Captain's Quarters Blog

« He Died Of Exhaustion | Main | Missouri Conceded? »

September 29, 2004
If They Can't Figure Out A Butterfly Ballot ...

San Franciso will try a new form of voting that reformers have touted for years as a replacement for traditional, majority-based elections that America has used almost exclusively up to now. The New York Times reports that Frisco residents will use instant-runoff voting for its County Board of Supervisors, allowing voters to rank their choices in order to eliminate the need for a second run-off election:

The cooperation is in response to a new election system, instant-runoff voting. The system, which voters approved in 2002 and is having its first run, is viewed by critics of winner-take-all elections as the start of a long-overdue overhaul of the way Americans choose elected officials.

Under this system, voters can choose three candidates for each office, ranking them in order of preference. If no candidate wins more than 50 percent of the first-choice votes, the lowest-placing finishers are eliminated, and the second and, if necessary, third choices on those ballots are counted until someone garners a majority.

The system removes the need for a separate runoff election, saving money and, if the recent past is a guide, increasing the number of voters who have a say in choosing the winner. Under the old system, turnout usually dropped significantly in runoffs.

How does this work? Let's take a hypothetical look at how this could work in this year's presidential election in a generic state. The ballot could contain four names: George Bush, John Kerry, Ralph Nader, and Michael Bednarik (Libertarian). If none of these candidates get one vote over 50%, then only the top two survive and the eliminated ballots are retallied for their second choices -- the so-called "instant runoff", although the recount isn't likely to be instant.

Let's say the initial results look like this:

Bush - 48%
Kerry - 46%
Nader - 5%
Bednarik - 1%

After congratulating Bednarik for even showing up on this list, we have to eliminate both Bednarik and Nader and tally their voters' second choices. If 80% of Nader's voters select Kerry as their second choice and half of Bednarik's voters choose Bush as the runner-up, then the vote totals end up thus:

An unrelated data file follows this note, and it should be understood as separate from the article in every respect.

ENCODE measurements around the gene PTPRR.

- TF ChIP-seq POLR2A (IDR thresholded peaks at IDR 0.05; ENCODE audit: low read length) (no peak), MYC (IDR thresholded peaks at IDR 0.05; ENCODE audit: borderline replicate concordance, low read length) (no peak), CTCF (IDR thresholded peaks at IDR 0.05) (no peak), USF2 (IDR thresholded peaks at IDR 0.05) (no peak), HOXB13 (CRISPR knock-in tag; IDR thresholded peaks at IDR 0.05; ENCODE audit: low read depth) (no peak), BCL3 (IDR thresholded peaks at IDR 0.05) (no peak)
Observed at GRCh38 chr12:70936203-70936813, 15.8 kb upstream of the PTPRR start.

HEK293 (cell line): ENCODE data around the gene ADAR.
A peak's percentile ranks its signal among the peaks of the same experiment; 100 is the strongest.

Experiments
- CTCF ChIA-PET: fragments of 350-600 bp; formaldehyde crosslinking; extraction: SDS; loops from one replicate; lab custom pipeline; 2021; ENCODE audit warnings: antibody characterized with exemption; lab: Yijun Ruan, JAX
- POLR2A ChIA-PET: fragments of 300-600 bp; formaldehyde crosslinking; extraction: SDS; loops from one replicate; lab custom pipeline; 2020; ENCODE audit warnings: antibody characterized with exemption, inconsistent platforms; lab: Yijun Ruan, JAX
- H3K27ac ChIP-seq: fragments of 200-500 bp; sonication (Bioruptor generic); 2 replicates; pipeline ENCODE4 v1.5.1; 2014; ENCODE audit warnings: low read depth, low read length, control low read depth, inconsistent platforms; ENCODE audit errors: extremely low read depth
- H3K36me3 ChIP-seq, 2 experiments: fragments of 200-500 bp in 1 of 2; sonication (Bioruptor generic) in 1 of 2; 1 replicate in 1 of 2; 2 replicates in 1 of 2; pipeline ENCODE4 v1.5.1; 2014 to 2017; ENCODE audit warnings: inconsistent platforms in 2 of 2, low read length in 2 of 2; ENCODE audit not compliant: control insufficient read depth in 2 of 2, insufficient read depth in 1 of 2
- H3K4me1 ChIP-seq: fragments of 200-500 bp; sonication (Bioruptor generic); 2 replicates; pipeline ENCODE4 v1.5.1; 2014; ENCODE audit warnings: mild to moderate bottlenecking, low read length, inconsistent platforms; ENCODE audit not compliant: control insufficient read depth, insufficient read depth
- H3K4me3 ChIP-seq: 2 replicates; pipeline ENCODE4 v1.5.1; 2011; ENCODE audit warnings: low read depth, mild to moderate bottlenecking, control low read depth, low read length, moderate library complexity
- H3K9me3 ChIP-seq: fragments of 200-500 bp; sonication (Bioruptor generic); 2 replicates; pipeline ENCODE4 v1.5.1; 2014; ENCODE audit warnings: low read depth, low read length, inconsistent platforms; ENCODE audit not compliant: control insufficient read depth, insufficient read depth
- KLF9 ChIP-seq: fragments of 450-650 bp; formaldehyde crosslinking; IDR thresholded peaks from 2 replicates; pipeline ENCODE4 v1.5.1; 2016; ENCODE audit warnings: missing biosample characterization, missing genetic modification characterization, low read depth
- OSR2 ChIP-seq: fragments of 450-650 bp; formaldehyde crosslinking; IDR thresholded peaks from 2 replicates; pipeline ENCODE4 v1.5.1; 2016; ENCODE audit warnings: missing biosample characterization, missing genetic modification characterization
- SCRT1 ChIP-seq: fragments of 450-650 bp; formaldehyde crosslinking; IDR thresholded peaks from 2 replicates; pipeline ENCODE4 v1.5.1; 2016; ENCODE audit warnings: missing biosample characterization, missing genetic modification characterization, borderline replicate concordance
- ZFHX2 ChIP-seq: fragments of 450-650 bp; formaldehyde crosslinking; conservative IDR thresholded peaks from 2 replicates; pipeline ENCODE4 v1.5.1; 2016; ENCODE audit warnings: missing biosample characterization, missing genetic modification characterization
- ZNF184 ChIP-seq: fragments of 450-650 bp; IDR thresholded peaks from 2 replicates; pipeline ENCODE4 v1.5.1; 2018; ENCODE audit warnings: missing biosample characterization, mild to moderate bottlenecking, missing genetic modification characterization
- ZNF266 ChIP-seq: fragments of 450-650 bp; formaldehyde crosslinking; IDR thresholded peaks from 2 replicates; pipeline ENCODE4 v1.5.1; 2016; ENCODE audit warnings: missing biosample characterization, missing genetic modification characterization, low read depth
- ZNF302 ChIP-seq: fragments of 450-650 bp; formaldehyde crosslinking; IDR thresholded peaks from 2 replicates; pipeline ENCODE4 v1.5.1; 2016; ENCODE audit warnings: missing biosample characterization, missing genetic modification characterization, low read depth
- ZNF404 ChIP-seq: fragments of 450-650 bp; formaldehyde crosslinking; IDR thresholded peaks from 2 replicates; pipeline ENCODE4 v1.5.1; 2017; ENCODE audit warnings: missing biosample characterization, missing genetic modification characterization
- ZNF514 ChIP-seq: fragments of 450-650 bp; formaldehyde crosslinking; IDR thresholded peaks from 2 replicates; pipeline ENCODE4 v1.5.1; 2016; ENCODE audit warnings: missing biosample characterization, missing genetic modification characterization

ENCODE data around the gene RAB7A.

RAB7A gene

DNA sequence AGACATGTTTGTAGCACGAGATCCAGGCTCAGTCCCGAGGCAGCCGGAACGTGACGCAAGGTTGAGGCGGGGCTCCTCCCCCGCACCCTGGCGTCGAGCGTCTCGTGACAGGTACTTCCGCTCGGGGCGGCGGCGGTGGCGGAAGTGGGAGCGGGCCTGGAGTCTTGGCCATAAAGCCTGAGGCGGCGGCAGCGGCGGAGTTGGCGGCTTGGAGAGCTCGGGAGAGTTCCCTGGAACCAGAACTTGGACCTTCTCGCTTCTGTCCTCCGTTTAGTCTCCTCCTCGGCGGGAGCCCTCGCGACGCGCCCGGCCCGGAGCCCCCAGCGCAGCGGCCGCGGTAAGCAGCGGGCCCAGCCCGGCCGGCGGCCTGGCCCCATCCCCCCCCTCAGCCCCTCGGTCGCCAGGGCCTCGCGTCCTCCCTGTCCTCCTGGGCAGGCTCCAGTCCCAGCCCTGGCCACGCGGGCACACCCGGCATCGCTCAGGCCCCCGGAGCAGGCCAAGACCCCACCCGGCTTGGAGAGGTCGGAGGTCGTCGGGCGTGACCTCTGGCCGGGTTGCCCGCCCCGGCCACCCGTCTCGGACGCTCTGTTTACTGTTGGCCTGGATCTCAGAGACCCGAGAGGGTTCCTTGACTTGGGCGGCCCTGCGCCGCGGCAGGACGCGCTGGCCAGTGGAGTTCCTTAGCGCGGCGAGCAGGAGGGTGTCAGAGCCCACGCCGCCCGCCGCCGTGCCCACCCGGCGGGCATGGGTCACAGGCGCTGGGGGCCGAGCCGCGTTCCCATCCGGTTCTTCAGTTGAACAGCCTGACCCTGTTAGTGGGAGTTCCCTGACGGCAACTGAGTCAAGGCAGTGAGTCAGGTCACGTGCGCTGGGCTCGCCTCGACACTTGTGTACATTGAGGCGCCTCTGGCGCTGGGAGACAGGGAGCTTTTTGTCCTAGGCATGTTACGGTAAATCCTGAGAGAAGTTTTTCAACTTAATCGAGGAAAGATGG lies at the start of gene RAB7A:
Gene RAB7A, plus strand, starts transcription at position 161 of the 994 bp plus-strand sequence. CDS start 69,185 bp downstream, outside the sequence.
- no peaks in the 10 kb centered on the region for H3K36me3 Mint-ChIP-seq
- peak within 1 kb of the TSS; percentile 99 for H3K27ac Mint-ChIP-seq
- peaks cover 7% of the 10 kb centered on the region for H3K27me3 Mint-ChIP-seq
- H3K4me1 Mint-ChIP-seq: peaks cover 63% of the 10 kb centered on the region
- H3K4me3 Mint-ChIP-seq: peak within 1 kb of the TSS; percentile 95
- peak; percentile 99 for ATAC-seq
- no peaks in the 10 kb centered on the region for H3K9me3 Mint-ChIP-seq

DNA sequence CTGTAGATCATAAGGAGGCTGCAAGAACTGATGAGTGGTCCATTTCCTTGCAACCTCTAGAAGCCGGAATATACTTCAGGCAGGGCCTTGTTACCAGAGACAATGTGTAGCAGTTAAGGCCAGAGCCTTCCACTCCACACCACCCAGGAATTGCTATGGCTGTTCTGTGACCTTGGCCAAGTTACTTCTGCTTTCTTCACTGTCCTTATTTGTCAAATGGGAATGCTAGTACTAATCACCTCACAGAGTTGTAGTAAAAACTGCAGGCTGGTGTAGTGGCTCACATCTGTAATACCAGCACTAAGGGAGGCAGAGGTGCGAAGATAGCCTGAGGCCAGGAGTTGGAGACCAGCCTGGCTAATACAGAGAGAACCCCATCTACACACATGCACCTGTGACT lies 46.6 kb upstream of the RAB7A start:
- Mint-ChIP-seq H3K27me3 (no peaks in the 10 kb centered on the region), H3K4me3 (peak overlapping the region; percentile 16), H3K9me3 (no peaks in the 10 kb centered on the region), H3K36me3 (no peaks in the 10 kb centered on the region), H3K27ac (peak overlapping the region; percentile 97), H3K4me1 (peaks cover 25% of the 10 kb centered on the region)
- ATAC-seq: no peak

Kerry - 50.5%
Bush - 49.5%

So despite George Bush having a two-point advantage among first-choice voters, he winds up losing the state based on second-choice polling. Can you imagine the different stages at which recounts and lawsuits appear in this system? It would only be used when vote results are so close that no clear majority arises. Then you have a recount of only those voters whose candidates are eliminated. In some systems, everyone above a certain percentage level survives the first round, and so the voters may have to go through three rounds instead of two.

In 2000, people got their panties in a twist over butterfly ballots and the supposedly insurmountable obstacle they represented to Florida voters, even though almost every election in which I voted in California used the same kind of ballot. If the great unwashed can't figure out that a punch-card ballot has to be punched through to count, how are they supposed to understand that they have to vote for three candidates in a ranked order for each office? It's only a matter of time before we hear about confused voters claiming that they were "disenfranchised" because they forgot to mark in a third choice, or marked four people instead of three, or more new complaints about their own incompetence.

And that is what people call reform?

Sphere It Digg! View blog reactions
Posted by Ed Morrissey at September 29, 2004 8:35 PM

Trackback Pings

TrackBack URL for this entry is

Design & Skinning by:
m2 web studios

blog advertising


Proud Ex-Pat Member of the Bear Flag League!